TONOPAH — Nye County Sheriff Tony DeMeo Tuesday charged the county commission was violating the separation of powers principle in approving a zero-based budgeting concept requiring closer approval of his spending.
DeMeo said not all the items can be definitely projected in a budget, like deputy overtime, which includes court duty.
“Every time I want to spend money I have to come to a commissioner to justify that expenditure. I don’t have problems justifying the budget. But this morning I was up at 3:00 a.m. receiving phone calls with deputy shortages throughout Nye County,” DeMeo told commissioners.
DeMeo said the sheriff’s department has already been using zero-based budgeting, which means the county looks at items that aren’t needed that year and eliminated. For example, retired Capt. Bill Becht wasn’t replaced. But six dispatchers were laid off that weren’t considered in the budget for the last fiscal year, he said.
County Manager Pam Webster said she wanted to ratify a concept approved during the budget hearing in May. Webster said she’d approve the salaries and benefits, identify costs that needed to go into the budget immediately, then in 30 or 60 days come back before county commissioners and review items for the next two months. The county could hold a reserve for the budget as additional issues arise to augment the sheriff’s budget in two months, she said.
Commissioners voted 4-1 to approve the concept. Commissioner Donna Cox cast the sole vote against, saying she was opposed to micro-managing the sheriff’s department.
“I have to operate the sheriff’s office. For me to report to a commissioner in every respect in certain instances could be considered a separation of powers issue,” DeMeo said. “We have to justify everything to them and that is a concept of zero-based budgeting.”
District Attorney Brian Kunzi called the separation of powers argument “an amusing comment.” He said the sheriff is part of the executive branch.
“County commissioners have the power to set the budget and budget constraints for any official in Nye County. That’s something that’s been kind of forgotten in the past,” Kunzi said.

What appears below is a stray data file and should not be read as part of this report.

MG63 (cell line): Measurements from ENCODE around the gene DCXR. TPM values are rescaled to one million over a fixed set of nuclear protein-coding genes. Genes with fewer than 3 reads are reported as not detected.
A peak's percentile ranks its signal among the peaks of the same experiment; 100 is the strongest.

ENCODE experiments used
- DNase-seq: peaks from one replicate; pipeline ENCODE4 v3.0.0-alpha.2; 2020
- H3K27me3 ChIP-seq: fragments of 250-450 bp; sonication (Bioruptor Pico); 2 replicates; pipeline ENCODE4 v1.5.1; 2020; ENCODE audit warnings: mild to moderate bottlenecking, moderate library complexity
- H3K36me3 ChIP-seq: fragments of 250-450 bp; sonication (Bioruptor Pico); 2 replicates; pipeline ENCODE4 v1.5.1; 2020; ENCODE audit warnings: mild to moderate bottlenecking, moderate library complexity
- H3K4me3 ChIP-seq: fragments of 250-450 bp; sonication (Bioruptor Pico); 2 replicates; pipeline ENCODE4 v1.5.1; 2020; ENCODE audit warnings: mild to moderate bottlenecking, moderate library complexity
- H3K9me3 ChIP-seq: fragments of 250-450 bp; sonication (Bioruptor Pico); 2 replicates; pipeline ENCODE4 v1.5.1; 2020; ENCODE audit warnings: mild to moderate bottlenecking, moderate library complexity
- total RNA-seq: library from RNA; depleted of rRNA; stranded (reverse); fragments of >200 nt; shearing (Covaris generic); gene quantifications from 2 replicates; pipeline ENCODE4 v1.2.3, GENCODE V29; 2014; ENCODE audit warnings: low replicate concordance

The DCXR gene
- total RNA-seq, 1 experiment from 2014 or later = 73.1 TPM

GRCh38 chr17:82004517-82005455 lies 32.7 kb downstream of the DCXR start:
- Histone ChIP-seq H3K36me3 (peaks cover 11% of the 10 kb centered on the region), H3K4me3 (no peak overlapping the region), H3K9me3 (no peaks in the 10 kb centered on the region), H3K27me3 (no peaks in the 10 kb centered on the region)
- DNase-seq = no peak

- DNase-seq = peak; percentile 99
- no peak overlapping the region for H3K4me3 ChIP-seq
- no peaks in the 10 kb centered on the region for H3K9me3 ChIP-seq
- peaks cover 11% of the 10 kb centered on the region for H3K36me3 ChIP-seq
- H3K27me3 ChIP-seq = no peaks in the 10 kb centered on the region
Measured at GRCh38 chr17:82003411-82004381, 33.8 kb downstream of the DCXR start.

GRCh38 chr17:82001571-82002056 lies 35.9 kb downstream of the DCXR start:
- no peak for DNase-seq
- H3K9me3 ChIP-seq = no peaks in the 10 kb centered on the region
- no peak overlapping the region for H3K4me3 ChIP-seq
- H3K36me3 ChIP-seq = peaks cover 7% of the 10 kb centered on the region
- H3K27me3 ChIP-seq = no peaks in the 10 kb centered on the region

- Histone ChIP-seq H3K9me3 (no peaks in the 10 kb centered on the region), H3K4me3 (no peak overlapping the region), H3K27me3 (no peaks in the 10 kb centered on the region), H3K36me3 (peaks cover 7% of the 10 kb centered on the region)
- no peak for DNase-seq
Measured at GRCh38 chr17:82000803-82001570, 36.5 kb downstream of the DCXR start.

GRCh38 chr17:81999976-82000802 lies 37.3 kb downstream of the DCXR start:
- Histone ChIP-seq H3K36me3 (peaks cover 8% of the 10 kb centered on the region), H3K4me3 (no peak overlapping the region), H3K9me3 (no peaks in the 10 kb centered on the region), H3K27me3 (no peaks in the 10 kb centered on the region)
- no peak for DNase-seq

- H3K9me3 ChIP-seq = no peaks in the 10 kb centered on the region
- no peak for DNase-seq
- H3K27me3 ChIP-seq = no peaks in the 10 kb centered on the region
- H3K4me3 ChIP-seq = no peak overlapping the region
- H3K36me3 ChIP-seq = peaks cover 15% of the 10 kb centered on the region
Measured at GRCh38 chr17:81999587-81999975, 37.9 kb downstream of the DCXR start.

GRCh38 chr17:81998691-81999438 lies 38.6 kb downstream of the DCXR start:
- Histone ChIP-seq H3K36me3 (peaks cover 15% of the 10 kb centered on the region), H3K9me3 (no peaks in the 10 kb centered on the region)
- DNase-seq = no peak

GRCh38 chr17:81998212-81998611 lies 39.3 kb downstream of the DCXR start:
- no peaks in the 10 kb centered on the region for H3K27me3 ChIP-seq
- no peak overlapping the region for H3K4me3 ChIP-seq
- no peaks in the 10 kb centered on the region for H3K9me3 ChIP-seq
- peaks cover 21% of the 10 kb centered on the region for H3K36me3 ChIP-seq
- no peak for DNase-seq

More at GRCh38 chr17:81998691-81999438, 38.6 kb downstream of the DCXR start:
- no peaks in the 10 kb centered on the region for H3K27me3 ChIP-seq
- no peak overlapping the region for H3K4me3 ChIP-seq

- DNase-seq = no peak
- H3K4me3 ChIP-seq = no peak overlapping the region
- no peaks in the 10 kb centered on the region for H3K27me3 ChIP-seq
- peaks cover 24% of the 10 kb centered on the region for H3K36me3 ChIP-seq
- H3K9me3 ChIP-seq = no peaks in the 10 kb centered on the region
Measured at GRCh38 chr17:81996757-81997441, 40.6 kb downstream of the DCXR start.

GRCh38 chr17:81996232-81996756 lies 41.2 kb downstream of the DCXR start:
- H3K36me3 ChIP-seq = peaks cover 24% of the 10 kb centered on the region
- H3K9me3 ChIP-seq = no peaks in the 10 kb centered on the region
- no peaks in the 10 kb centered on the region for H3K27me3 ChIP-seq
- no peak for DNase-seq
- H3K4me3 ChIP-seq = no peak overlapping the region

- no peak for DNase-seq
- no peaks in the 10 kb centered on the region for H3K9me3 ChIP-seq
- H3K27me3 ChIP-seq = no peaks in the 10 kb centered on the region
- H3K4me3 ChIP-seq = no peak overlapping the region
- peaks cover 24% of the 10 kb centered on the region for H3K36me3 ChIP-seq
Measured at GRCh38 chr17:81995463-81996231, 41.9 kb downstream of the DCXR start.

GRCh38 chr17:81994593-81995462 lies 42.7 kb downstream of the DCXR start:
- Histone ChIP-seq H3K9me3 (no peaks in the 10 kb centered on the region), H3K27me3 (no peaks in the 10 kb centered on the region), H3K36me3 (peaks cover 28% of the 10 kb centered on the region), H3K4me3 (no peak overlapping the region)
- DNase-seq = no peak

The sheriff can use money for overtime, but should never be given authority to order overtime over the budget amount allocated to him by the county commission, issues they have had to wrestle with in the past few years, the DA said.
“Every time we’ve asked for a budget and we were given the budget we asked for we were not over budget. In fact, I remember some comptroller taking $500,000 from our budget one year actually to balance the people that were out of budget,” DeMeo said. He said the sheriff’s office operated like an ATM machine.
“We had someone in an agency who doesn’t understand anything about public safety disregard our budget request and takes up a budget of their own. That was brought up in the hearing before the AG’s office. Why do you think they didn’t bring up charges?” DeMeo asked.
He was referring to a request by the county commission in November 2012 for the Nevada Attorney General’s Office to consider prosecuting DeMeo for overspending his budget by $1.2 million. The AG declined to prosecute, saying they could find no evidence of intent to exceed the budget.
The sheriff said the county commission was acting like a previous budget meeting he had was for naught and they were now renegotiating the 2014-15 fiscal year budget. The fiscal year began July 1.
“It says here I have to answer to Frank Carbone for expenditures,” DeMeo said, referring to one commissioner. “I don’t have a problem in open meetings saying this is what I have.”
“You want to look at operations of the sheriff’s office, go ahead,” he said.
But DeMeo said he recommended the county manager look at at the sheriff’s office and make suggestions, a recommendation that was never followed.